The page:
Structuring your narrative

Plotting and outlining a story can only take you so far. Here’s how the actual writing process can continue to evolve your plot and story.

Plan and build your story in a way that helps you start (and keep) writing.

Developing a narrative is important for both novelists and nonfiction writers, but it can be daunting. Here are some ideas and strategies from experienced authors.

Like the authors in the video suggest, it’s useful to ask yourself a few questions:

  • What is the engine of my book? What gives your story momentum and compels readers to keep turning the pages? Is it a tense, dramatic plot, or is it emotional investment in the fate of a character who evolves over the course of the story? In nonfiction, this might be your key argument or a shocking revelation. Where is the climax?
  • How do I want things to end? How do you want readers to feel when they finish your book? What needs to be resolved to deliver a meaningful, satisfying conclusion to your narrative?
  • What are the qualities of popular books in my genre and how does mine stand out? Is it the way the characters are developed? Unforgettable narrators? Suspenseful plots? Or maybe it’s the accessible way sophisticated concepts are explained, or the memorable way past events are reconstructed. How can you bring that same power to your book?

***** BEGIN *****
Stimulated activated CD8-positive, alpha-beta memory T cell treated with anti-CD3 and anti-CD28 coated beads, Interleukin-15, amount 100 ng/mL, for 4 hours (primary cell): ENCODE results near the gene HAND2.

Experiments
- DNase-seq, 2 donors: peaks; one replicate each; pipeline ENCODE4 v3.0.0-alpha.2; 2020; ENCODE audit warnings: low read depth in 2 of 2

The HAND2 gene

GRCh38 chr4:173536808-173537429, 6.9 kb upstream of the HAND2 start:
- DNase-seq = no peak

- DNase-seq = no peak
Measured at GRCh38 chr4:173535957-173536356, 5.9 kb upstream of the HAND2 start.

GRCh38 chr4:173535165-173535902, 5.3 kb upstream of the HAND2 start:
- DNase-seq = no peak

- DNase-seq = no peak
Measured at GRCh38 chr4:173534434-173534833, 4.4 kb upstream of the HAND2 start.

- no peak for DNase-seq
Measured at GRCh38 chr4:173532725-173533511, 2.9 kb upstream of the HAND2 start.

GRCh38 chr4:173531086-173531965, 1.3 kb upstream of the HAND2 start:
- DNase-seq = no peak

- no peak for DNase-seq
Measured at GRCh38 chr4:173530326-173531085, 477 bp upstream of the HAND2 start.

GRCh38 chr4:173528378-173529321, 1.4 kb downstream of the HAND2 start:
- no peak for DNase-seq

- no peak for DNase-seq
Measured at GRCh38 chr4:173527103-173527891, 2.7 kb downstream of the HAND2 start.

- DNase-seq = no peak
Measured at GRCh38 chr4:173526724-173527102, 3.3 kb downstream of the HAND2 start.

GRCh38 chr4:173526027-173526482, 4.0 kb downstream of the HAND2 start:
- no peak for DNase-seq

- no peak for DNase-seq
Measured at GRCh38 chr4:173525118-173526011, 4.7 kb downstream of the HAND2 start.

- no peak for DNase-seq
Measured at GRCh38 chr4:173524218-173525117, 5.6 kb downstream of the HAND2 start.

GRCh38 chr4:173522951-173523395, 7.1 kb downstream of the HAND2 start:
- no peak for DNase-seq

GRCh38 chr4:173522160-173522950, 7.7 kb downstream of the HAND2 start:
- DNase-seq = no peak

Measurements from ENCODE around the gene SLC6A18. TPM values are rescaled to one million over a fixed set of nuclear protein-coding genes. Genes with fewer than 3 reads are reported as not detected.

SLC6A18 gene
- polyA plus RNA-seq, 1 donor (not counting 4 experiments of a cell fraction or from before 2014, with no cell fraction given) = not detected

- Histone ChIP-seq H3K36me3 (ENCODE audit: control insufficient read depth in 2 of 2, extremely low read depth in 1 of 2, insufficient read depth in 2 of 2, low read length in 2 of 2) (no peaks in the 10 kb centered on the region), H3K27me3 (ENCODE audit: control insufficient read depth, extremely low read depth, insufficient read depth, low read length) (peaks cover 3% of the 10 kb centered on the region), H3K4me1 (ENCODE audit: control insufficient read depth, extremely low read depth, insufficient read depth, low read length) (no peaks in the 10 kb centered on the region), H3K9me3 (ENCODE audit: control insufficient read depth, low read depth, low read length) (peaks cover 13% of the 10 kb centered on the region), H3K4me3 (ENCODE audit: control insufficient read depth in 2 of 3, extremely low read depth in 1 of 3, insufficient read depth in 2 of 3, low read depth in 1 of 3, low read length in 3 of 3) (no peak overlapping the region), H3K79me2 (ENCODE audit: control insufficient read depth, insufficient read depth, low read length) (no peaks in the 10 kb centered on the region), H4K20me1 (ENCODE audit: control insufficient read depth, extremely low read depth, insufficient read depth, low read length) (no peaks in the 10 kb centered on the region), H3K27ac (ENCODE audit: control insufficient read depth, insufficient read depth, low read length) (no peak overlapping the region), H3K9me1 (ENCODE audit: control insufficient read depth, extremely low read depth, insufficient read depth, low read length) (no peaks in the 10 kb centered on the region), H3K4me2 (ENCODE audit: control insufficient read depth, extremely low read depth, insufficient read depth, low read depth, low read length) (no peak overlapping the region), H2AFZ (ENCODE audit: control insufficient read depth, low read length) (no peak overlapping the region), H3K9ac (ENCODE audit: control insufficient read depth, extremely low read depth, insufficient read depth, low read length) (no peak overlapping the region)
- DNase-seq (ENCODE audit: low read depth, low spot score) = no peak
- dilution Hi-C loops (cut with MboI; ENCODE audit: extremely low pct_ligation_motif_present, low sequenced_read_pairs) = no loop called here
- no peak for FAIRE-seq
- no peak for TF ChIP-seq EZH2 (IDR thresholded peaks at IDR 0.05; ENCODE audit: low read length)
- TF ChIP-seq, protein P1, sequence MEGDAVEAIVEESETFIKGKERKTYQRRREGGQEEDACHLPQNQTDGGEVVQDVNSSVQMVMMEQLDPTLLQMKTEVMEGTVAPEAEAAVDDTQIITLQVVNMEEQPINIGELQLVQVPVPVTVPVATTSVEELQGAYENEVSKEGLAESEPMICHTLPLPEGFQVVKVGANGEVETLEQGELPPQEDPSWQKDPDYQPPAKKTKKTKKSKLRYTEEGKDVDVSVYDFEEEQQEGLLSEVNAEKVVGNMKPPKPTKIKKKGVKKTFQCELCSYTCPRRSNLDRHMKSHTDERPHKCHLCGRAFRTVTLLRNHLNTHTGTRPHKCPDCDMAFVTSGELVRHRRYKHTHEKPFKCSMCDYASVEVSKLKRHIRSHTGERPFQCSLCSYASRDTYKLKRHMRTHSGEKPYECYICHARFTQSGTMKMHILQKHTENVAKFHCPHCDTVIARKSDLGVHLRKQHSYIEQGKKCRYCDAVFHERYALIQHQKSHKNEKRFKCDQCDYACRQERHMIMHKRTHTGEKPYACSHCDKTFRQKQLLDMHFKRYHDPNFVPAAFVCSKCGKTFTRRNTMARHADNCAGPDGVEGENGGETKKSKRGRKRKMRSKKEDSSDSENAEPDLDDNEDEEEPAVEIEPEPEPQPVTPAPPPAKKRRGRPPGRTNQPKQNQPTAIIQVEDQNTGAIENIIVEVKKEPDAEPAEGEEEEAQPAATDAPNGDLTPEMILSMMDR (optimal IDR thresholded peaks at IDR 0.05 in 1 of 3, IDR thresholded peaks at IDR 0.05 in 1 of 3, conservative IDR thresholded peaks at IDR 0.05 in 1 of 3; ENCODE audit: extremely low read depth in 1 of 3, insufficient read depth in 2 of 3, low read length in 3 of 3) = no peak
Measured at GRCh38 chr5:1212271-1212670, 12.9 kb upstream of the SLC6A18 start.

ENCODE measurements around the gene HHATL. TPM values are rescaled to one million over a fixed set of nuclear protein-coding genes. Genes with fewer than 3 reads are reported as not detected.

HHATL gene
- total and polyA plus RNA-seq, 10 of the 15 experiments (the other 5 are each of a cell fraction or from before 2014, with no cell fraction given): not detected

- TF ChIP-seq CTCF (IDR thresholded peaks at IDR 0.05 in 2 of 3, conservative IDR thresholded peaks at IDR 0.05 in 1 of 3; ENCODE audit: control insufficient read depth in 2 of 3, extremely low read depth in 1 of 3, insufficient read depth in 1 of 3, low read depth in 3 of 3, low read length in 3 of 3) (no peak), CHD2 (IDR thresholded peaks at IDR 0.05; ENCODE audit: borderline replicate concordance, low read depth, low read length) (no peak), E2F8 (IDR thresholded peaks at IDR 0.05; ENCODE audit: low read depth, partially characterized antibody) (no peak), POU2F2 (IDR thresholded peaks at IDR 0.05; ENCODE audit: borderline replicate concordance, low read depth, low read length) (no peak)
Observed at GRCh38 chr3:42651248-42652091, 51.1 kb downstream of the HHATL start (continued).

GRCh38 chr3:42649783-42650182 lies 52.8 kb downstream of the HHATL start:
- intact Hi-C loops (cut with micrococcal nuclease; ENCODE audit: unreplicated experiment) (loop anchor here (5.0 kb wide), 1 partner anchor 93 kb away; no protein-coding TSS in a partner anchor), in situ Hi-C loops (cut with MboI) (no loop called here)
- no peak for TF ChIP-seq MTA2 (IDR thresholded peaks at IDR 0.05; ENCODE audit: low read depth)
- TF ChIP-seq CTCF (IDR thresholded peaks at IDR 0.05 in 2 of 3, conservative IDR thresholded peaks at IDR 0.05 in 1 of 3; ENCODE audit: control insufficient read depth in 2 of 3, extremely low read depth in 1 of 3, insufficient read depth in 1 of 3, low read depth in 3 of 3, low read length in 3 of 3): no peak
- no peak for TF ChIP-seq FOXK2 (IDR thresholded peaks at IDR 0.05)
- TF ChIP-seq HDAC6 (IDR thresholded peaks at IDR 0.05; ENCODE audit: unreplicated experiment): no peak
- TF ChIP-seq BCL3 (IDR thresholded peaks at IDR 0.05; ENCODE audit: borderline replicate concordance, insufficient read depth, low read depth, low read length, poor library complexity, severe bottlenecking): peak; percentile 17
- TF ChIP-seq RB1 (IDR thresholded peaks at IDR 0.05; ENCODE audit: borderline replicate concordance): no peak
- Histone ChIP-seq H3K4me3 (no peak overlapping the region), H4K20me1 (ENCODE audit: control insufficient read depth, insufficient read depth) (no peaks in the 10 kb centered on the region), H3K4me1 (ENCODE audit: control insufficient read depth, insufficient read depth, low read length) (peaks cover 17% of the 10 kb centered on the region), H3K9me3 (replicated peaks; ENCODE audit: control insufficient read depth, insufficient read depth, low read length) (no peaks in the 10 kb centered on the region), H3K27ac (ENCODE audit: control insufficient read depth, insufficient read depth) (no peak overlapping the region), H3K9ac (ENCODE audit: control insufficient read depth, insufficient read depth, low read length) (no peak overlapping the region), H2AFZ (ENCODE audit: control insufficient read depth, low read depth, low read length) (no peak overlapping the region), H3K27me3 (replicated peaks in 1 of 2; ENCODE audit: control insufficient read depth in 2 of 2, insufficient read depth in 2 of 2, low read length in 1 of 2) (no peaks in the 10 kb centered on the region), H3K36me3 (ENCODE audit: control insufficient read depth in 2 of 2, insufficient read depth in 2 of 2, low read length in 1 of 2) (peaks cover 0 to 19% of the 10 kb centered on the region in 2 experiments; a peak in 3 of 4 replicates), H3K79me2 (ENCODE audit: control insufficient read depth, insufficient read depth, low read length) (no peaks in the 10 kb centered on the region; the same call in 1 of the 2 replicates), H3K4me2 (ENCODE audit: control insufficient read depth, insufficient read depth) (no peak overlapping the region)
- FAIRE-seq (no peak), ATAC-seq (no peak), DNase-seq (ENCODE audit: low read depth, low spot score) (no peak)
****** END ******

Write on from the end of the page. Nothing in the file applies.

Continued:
Once you understand the basics of narrative, you don’t have to follow all of the rules. In fact, some of your favorite books that you enjoy as a reader might break away from typical narrative structure. As the writer, you have the freedom to structure your book in whatever way feels most powerful and effective, even if that means breaking some of the rules.

“Every book needs a structure, but that structure is going to be very different depending on whether you’re talking about fiction or nonfiction. Also, depending on which genre of fiction you’re talking about,” said author and publisher Noah Lukeman. “Romance might have its own demands versus mystery versus thriller versus science fiction.”

“Structure is definitely very important in a book, especially if you’re new,” said author Barbara Freethy. “… There’s a reason for the structure. There’s a reason why you want to have plot points at certain points in a book and you want to have a sense of excitement. I think when you first start out sometimes you’re doing it by instinct. I know I was.”